Why are Travel Websites so bad? Oct 31 2022

Why are Travel Websites so bad?

We live in a world of plenty. More TV, music, movies, books and entertainment options than ever. This makes curators and influencers increasingly important. Whether that’s a reviewer in a magazine, somebody on YouTube or a friend on social media - we all rely on others to help us know what to watch, listen or read next.

Travel agents have been ahead of this game for almost 100 years. Given a literal world of options, customers walking into a high-street agency are granted the expertise of a travel professional to help them narrow down the trip which makes sense for them.

Yet, 25 years after I built my first, travel websites still seem unable to translate the personalised service that a good agent is so revered for. Instead, visitors are directed towards a database of a million options (and many even boast about how many choices they have!) and are asked to go spelunking in the hope of finding something precious in its depths.

I was recently looking for some winter sun and went to see what I could find. I tried a few well known agency websites, but none of them really helped solve my problem - that even I wasn’t sure what I was looking for. I wanted inspiration, guidance, and the voice of a trusted source to help me navigate the options available to me. Instead what I got was a few random “special” offers, a basic wall of text describing a couple of islands and the dreaded database search box.

Some forced my search to be very specific, others allowed it to be broad, but it made little difference. With a specific search you feel like you’re going to miss out on the best price, because there’s always the fear flight prices could be much cheaper if you just departed a day earlier. A broad search is meant to solve the “I don’t know what I want” problem, but all it really does is just give you even more choice. If we assume the purpose of the website is to cut the million options in the database down to the 1 perfect holiday for them - getting more results from an “anywhere” search is actually the opposite of what it needs to do.

When you get results, the filter options often assume that the customer is a travel agent. Do a search for Tenerife and you’ll get a resort filter with 20-40 different options. If you’ve never been before, will you have any idea of the difference between Playa de las Americas and Los Cristianos? Does the website help explain that? Of course not.

Not all of the websites I tried have a high street equivalent, but I am pretty positive that the ones that did wouldn’t have an agent read out the names of 1000 hotels to me were I to ask them the same question. They would also tell me which resorts were best for my party of 4, along with the ones I probably wanted to avoid however cheap they appeared to be. Yet there’s no attempt to translate any of that expertise.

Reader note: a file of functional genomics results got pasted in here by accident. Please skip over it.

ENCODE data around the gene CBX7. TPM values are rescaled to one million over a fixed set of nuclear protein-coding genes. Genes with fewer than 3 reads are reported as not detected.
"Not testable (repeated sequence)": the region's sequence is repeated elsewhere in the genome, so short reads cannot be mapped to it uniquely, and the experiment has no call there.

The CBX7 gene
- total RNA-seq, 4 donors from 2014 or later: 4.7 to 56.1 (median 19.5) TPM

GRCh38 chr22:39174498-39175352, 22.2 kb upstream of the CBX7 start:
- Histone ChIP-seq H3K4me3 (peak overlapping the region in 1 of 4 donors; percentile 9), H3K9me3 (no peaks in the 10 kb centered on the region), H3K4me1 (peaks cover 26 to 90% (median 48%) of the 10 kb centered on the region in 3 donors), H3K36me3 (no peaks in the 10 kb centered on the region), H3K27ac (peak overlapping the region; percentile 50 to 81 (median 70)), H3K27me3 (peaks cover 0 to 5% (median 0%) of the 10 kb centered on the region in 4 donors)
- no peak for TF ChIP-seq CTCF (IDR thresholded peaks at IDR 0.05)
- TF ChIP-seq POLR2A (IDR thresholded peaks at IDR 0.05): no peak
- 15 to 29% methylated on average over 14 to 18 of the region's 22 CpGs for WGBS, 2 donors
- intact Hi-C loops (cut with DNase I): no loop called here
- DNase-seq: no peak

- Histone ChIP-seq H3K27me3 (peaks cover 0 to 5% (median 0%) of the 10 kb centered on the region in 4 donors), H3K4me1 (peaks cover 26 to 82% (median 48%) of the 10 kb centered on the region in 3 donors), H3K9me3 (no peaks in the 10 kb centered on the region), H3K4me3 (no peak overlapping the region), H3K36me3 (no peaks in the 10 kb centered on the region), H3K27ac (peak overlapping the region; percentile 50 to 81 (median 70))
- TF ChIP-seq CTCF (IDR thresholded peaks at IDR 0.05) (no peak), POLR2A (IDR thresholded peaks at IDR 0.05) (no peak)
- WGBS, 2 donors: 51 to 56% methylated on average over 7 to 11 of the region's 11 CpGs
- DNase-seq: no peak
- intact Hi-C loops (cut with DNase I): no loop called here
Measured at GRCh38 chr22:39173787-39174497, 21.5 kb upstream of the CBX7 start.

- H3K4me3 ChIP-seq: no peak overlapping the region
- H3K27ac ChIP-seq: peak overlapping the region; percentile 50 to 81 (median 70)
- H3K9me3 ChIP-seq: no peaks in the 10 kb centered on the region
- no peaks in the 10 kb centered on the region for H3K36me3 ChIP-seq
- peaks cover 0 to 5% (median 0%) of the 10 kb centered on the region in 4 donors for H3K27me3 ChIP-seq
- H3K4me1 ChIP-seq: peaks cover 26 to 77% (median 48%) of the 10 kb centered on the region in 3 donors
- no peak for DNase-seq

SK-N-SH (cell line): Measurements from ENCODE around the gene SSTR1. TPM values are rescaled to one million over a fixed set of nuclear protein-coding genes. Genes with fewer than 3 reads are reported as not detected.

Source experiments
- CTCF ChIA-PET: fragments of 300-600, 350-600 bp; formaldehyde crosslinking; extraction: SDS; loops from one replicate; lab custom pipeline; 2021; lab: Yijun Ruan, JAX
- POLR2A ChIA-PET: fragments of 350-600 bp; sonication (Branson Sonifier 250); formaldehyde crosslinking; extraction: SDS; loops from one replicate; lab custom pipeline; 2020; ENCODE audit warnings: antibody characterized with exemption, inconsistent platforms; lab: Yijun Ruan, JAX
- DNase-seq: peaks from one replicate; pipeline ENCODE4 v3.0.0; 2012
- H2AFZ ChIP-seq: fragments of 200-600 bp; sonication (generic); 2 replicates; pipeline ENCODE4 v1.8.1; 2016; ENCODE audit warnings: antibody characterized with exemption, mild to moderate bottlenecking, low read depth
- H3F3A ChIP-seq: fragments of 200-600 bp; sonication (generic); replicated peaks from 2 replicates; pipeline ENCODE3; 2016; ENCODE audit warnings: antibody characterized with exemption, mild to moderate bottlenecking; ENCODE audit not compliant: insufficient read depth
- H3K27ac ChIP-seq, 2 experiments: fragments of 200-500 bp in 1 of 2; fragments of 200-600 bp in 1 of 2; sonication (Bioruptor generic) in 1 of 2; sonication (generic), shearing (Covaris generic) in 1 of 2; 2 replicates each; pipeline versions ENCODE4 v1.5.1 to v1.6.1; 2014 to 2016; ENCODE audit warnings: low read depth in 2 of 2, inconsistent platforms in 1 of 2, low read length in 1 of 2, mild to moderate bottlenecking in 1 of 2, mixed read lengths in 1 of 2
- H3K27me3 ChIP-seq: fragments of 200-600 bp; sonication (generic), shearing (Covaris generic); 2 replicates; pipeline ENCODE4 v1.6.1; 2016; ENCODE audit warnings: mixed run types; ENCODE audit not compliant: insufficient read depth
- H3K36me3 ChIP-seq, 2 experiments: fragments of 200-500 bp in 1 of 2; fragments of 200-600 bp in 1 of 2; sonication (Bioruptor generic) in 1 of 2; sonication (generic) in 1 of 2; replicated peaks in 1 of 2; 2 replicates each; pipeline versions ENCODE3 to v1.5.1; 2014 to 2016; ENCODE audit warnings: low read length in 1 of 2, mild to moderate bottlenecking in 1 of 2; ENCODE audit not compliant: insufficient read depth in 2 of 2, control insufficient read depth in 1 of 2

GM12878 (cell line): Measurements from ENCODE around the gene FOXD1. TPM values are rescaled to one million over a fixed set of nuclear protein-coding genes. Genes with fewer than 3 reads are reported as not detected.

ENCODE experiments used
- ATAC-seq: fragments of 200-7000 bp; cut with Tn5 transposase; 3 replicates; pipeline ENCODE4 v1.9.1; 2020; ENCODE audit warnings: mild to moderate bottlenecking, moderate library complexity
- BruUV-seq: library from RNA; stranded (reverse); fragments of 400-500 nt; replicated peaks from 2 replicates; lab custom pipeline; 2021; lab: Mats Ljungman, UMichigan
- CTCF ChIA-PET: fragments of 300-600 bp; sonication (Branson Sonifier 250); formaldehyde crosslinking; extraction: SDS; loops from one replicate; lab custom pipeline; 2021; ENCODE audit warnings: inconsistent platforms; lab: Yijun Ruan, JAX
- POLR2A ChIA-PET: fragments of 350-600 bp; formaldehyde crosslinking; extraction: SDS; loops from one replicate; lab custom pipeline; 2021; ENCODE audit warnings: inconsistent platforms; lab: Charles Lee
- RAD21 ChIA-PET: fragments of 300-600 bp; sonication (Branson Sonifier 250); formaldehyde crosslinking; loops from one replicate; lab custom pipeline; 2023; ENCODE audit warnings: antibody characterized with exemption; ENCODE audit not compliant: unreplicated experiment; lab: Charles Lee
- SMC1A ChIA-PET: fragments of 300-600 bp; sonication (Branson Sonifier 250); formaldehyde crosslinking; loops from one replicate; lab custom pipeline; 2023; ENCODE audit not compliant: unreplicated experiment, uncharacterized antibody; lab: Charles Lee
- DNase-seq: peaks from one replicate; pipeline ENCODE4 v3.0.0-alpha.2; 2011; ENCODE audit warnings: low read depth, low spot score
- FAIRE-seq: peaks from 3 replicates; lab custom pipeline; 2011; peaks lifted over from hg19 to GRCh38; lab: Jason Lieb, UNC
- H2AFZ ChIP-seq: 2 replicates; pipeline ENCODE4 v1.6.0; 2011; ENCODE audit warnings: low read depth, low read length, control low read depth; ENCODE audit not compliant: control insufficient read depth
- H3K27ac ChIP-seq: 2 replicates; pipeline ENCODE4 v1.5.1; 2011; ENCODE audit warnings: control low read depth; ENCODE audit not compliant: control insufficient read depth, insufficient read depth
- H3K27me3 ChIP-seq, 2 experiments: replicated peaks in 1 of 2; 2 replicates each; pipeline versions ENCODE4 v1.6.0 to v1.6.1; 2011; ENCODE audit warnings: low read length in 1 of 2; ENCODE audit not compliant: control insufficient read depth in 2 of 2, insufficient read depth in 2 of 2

What makes it worse is that once they’ve thrown 1000 options at you, the content is terrible. Despite the proliferation and popularity of online video, there’s none to be found on any of these sites. Want to see what those 20 resorts look like? Sorry. How about the local area? Nope. Judith Chalmers was making travel television in 1974, yet it’s 2022 and none of these sites can even give me a 1 minute explanation of which resort would be best for families.

OK, so there’s too many options, the filters assume I’ve got a deep knowledge of the area, there’s no video to help me see what I’m in for - but there’ll be some nice pictures of the hotels, right?

Sadly we still live in an era where the best way to find out what the hotel actually looks like is to find the “travellers photos” section on TripAdvisor. This isn’t really an agent problem, it’s the hotels themselves who still don’t seem to understand what the customer is looking for. We don’t want close up pictures of wine glasses on tables, we want to know what the room looks like. I recently booked a Hilton hotel from the Hilton website, where I had the choice of several different room types. Out of the 10 choices and despite being a different class of room, 4 of them had an identical single picture of a bathroom sink.

A bathroom sink

The hotel industry isn’t alone. With 2 young kids, I always want to see how we will fit in one room. I booked a cruise last year and Royal Caribbean didn’t have a single picture of what the cabin looked like with the sofa bed open. P&O are no better, I’ve seen cabins which claim to sleep 4 but I can’t tell from their photos where the other 2 beds appear from. There’s no ship video tours, but they do include a photo of rocks sitting on a woman’s back.

Rocks on a woman’s back

Meanwhile on YouTube, various solo travellers, couples and families are making 1 or 2 videos a week showcasing hotels, resorts and adventures across the globe on tiny production budgets. I watch more of these than I do big-budget specials on Netflix or Disney Plus, and they’re all doing a great job of acting as travel agents in the digital age - and none of them even know it!

None of these are insurmountable problems. Agents need to recognise the importance of good content, not just video, but simple stuff like explaining more about a resort or picking out which hotels are best for different kinds of customer. Let’s not take away the database, but let’s make websites which are content lead, inspiration lead and dreams come true lead. Slapping a recommended label on a couple of hotels in your search results is not enough.

Travel agents are the perfect online influencers, I just wish some of them would act like it.

If you want to talk to us about helping improve your own travel website, contact us.

Photo by Daniele Levis Pelusi on Unsplash